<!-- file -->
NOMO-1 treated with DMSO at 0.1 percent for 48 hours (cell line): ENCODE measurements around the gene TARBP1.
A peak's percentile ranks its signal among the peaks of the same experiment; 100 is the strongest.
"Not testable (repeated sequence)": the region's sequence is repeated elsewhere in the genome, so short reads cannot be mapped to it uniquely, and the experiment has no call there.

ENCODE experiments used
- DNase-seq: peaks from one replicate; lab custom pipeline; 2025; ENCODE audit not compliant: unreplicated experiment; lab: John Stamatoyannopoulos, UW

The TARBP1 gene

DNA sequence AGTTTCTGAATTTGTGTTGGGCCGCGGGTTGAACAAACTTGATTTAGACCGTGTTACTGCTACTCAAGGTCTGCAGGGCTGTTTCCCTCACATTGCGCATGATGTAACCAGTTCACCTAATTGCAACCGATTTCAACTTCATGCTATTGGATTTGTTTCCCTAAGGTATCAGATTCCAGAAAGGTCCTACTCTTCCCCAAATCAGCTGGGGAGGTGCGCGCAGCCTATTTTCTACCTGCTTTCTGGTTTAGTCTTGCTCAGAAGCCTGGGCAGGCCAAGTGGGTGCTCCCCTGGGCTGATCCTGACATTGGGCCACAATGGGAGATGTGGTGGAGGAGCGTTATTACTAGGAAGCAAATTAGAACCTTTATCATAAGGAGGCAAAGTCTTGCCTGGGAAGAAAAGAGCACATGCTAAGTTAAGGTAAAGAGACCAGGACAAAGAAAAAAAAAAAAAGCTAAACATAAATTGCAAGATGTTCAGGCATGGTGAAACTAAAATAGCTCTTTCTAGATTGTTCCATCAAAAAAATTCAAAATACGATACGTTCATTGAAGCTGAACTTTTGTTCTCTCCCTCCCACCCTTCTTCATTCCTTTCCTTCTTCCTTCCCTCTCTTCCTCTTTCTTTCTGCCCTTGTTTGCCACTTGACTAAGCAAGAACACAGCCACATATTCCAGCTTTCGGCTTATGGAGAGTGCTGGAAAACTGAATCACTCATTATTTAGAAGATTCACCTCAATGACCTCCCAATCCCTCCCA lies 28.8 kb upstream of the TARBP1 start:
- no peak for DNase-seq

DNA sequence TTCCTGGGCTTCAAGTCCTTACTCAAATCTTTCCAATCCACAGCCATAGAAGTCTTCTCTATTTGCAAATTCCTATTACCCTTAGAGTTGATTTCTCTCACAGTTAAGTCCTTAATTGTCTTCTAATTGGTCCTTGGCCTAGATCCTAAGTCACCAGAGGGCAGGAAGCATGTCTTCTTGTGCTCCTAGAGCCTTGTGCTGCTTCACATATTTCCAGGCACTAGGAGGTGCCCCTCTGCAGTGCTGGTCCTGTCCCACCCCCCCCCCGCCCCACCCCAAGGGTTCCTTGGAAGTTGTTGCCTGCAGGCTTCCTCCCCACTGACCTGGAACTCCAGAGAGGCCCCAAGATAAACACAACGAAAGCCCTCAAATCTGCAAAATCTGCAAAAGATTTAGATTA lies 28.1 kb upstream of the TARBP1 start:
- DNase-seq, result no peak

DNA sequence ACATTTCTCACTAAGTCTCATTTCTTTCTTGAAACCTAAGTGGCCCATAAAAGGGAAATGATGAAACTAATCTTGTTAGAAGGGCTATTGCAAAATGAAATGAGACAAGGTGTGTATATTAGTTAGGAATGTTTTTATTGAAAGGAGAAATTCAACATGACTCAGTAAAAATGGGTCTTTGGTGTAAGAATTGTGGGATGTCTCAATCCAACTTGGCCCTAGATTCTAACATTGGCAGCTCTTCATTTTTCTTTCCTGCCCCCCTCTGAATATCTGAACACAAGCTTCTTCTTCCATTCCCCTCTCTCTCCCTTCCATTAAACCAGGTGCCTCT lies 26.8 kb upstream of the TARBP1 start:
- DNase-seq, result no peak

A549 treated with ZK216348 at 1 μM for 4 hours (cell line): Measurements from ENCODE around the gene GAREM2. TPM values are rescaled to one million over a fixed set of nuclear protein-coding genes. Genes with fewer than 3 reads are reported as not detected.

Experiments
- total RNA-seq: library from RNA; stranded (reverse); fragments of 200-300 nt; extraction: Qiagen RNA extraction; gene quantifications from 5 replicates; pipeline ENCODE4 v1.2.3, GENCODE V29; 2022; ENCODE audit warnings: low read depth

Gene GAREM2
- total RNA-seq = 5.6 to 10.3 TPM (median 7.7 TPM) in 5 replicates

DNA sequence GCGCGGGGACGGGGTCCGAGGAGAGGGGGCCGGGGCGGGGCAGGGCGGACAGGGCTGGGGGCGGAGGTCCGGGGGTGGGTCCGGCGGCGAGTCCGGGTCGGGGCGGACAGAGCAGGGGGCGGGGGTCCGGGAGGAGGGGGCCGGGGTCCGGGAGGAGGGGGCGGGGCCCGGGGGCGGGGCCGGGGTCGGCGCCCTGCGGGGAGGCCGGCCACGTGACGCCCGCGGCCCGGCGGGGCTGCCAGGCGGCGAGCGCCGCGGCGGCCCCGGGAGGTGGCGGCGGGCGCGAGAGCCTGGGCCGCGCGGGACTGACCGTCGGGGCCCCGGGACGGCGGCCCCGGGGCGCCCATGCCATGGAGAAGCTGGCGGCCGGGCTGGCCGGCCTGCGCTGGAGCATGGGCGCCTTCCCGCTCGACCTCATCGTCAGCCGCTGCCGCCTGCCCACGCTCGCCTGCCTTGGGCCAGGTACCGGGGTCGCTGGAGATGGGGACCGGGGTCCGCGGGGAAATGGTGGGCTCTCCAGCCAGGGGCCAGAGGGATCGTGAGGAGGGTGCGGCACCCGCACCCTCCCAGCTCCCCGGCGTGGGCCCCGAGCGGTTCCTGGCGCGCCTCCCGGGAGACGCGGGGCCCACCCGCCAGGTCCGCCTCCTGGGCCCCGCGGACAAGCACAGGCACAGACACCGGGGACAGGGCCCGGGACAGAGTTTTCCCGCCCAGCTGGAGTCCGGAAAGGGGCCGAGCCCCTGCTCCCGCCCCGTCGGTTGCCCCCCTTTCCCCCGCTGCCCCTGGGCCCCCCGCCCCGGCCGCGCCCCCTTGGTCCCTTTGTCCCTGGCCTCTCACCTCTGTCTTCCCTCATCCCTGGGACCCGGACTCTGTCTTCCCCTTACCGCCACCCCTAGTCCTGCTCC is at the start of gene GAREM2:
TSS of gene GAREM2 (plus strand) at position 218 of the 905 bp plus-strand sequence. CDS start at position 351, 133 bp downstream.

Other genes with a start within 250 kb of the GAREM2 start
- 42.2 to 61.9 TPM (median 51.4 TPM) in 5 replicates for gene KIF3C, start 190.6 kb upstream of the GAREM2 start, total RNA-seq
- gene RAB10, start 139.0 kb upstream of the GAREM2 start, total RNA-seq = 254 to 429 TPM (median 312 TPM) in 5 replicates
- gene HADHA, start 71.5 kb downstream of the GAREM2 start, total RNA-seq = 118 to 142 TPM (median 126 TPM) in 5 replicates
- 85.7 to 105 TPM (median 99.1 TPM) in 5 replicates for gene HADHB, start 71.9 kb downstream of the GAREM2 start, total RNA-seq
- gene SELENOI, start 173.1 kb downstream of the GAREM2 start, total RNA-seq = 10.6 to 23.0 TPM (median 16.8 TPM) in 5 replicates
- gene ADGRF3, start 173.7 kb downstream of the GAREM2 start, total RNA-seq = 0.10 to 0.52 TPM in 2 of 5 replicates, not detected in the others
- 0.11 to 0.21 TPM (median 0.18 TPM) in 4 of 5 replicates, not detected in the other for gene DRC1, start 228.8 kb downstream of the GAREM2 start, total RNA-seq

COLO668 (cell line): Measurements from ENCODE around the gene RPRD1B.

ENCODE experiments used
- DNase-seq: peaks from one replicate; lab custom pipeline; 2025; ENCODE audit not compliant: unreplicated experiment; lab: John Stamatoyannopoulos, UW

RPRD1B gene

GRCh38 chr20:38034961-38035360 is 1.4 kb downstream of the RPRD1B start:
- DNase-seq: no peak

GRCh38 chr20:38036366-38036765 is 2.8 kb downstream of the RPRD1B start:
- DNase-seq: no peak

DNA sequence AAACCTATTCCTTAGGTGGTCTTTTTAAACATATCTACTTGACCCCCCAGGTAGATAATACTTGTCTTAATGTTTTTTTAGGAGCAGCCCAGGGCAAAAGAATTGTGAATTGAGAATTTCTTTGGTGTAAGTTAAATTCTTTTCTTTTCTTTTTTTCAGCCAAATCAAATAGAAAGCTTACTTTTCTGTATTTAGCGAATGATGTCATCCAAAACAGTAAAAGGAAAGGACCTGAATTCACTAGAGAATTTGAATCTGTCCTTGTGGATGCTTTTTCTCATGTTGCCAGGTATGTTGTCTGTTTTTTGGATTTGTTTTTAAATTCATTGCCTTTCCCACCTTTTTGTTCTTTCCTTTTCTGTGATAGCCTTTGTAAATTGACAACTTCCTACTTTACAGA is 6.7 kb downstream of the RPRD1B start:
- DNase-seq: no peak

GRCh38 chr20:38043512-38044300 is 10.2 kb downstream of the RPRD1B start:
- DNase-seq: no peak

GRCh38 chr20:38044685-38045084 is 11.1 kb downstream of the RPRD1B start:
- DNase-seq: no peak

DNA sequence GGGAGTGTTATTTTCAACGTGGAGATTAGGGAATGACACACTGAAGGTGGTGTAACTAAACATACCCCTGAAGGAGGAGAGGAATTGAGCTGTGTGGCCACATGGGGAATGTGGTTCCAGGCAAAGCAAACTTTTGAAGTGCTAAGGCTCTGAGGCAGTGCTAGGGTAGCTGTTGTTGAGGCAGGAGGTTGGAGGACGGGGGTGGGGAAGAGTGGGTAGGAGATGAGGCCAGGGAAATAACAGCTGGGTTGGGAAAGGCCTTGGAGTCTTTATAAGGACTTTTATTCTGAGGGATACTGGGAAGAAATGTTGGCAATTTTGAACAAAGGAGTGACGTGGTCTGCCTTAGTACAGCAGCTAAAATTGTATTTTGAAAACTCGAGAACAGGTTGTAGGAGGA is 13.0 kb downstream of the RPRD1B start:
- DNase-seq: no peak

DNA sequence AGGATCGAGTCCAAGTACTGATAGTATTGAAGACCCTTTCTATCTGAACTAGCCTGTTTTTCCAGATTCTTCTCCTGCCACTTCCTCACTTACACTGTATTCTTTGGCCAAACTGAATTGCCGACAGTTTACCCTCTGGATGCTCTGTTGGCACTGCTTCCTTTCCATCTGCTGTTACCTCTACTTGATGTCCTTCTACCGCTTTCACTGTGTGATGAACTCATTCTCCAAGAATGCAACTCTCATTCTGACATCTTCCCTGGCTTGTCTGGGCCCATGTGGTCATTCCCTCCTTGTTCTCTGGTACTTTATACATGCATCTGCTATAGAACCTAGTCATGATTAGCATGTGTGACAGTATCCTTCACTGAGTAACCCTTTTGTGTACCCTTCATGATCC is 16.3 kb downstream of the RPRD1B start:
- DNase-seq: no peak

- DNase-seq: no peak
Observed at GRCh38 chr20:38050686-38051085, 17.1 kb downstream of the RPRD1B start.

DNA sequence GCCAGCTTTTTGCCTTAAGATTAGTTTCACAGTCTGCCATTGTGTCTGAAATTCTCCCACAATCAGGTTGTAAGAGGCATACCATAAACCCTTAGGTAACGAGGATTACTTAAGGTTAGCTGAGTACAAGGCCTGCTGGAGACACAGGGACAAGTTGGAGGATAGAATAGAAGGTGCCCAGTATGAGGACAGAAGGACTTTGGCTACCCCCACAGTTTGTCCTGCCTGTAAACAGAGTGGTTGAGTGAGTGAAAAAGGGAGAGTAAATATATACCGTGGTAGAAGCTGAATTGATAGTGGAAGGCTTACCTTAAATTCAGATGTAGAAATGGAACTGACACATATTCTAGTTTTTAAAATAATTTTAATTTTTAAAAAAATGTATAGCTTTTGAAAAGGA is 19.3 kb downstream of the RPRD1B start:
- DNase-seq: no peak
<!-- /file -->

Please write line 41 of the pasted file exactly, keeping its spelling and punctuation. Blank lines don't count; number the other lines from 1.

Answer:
- DNase-seq: no peak